Can we start by saying this blog’s designed to help University Graduates to get a job and because of this, it HAS to be taken in the spirit it’s intended. If not, it could easily come across as a boring, old, jaded, Industry fart, taking a pot-shot at our Education system and its inability to arm students with the necessary chutzpah for them entering possible employment in the ‘big bad world’.
If it does come across like this, we apologise, but we think honesty, straight-talking and a ‘cut to the chase’ aspect is the wake-up call required, particularly when we look at our experiences over the past few days. So, without any further ado, some killer things that we think are fundamentals for Marketing/Advertising/Digital/Design/Communications hopefuls. Before you send out ANYTHING let alone a poorly spell-checked, template CV, read this:
1. Know what JOB you want to do
If we had a quid for every student who says they’d like to get into ‘Creative Communications or Advertising’ we’d have 50 quid. Erm…ALL advertising is meant to be creative. What you really need to know is…what job would you like to do? Are you a writer, a designer, a talker, a good manager? What EXACTLY do you fancy doing? A big, enthusiastic grin and a First Class Honours isn’t enough any more. Find out what kind of jobs are typical of the place you’re looking to attend and find out further if you’d like to do this job. If you don’t know what you want to do, we’re hardly likely to know either.
2. Get a blinkin’ website!
“Y’see Victor, I’m a really great web designer” said an un-named student looking for a placement. As they had no website of their own, I was left to guess if this statement held any water. Another said that she’d “not had time, over the last THREE YEARS at Uni, to do my own site”. Again, ‘Old Fart Alert’ but a cursory glance at her Facebook page would suggest that her time was not as tight as she’d suggested. If you’re a ‘Designer’, your own website is a basic. We would NOT interview anyone who didn’t have one. No arguments, get one done, now. “Too busy”, for three years? Sheesh!
3. Get your sh*t together
If you fit into category (2) and you value your work at £5, stick it in a cheap, £5 portfolio. However, if you value it at a bit more than this, get it organised, get it looking good, annotate it, get rid of the crap, dog-eared stuff, and get a ‘story’ going. A bit of a wee tale, not just five or six bits or unrelated nonsense. Are you bored presenting it? Then the poor Design firm will be bored listening. It’s three years of your life, make it look like you’ve spent all that taxpayers money wisely.
4. Do your flippin’ homework
“Dear Sir/Madam, I’d like to be considored (sic) for a placement in your company”… Lazy, lazy, lazy. If you can’t be arsed to pick up the phone, to find out more, neither can we. Names, a bit of background, are they hiring? Do ten KILLER letters rather than 200 completely hopeless e-mails that nobody will read. Do you know how many staff we have? Who are our clients? Is the company even DOING what you’re good at? We’ve had a few special ones who haven’t a Scooby but turn up and ask us what the possible salary might be! A crap, generic, template-based, badly-spelt CV is just crap. Oh, we’ve said that twice, which shows how much we hate them.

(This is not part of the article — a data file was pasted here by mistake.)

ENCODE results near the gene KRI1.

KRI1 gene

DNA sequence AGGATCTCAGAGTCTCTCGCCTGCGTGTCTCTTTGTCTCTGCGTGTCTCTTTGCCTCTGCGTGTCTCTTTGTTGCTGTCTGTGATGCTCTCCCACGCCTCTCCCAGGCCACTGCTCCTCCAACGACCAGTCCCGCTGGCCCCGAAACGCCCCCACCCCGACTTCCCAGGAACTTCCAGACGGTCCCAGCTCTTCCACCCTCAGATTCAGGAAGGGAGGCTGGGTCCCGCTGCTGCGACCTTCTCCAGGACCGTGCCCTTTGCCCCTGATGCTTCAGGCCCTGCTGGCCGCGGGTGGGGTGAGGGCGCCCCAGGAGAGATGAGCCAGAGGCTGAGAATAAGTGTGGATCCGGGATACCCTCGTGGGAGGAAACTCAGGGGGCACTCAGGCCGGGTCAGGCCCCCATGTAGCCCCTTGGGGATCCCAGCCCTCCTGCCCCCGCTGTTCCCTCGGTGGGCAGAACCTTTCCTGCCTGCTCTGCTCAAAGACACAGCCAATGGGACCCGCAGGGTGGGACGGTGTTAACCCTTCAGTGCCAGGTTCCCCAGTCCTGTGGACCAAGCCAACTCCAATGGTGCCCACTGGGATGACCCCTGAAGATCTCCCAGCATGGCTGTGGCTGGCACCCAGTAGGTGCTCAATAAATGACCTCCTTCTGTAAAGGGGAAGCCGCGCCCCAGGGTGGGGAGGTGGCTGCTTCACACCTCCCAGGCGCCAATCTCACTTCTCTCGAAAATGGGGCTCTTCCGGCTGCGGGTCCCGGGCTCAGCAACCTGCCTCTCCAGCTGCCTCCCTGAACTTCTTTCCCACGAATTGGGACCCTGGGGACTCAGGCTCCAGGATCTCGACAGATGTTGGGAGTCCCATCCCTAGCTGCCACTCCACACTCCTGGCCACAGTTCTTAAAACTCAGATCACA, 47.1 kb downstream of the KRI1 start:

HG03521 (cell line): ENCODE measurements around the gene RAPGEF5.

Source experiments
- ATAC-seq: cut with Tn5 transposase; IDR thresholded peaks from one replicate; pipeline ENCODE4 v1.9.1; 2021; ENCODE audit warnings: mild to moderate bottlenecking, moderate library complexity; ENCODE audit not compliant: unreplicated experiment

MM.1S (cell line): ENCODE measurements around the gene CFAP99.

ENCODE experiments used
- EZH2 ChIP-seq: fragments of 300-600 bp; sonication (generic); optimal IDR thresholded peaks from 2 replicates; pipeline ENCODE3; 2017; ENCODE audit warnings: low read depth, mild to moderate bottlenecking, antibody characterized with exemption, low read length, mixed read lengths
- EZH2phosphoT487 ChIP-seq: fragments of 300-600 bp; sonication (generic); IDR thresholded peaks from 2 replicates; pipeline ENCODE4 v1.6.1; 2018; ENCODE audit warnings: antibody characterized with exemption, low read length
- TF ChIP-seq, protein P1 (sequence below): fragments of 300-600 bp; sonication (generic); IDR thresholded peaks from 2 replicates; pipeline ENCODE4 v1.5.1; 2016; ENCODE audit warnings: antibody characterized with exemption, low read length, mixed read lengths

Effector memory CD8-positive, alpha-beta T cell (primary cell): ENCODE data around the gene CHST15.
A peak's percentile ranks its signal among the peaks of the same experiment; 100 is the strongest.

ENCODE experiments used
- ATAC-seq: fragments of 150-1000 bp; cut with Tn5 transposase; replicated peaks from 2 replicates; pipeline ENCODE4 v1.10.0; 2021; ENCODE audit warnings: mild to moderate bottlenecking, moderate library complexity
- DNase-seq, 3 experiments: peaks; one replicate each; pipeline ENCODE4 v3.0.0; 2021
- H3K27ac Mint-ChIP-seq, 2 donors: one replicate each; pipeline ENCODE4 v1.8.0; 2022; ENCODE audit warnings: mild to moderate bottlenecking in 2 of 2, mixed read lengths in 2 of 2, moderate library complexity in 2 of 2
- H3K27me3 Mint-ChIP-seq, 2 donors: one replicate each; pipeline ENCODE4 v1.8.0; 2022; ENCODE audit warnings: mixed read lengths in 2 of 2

Don’t turn up only to be faced with a barrage of questions or a red-faced silence because you can’t describe your work well. To present well takes experience OR lots of practise. Which one do you think you’ll need to use? Smile, have fun, be passionate but above all, think about the firm and what they want. Of course, you’ll know this, because you’ll have done your homework. See (4).
6. Be different
You’re NOT a Fund Manager, you’ve chosen a path where you’ll make a frighteningly smaller amount of money, so be DIFFERENT. You need to be able to demonstrate that you’re the one. Basically, this has got shedloads to do with your work but it’s also got a fair wee amount to do with your personality. We don’t employ stress-puppies, lazy people who turn up 15 minutes late or ‘forget’ to bring their portfolio. We like happy, smiley, confident and erm…clean people. If you’re not all four, you need to do a bit of grooming and work on the offending aspects. Turn up wearing what you like (and you can have even the most intimate bits of your anatomy pierced as far as we’re concerned), but make a bloody effort.
7. Have Fun
The people you’ll meet might seem like hard work but as they went through the same process when they started, they’re testing you. If you’ve done most or ALL of the above, you’ll be moving the position of power round to your side of the table and they’ll soften. There are LOTS of Design graduates, but there aren’t lots of really great ones. Make it your job (because that’s what it is) to be one of the great ones. Make people love you, your approach and your work.
8. If at first you don’t succeed…
Head down the pub and get smashed, telling all your friends it’s everyone else’s fault. Or, you could call back, ask advice, ask where you went wrong, get your pals, parents, clever relatives and important people you know to tell you what they reckon. The cleverer people are, the more likely they are to offer you advice. Take it, act on it, dust yourself down and get back intae them!
9. Be positive
We’ve just come out of a MEGA recession, so things are improving. Communication platforms mean you can do ANYTHING and creativity is becoming highly valued. It could sound a bit evangelical but we genuinely love coming in to work in the morning, we deal with a huge diversity of organisations and individuals and we’re really lucky to be able to do what we do. It’s easy to forget this, so don’t. You’re going to be working at something loads of people envy.
10. Full House?
If you’re all of the above, we can GUARANTEE you an interview here (or at one of our peergroup’s places), so let us know!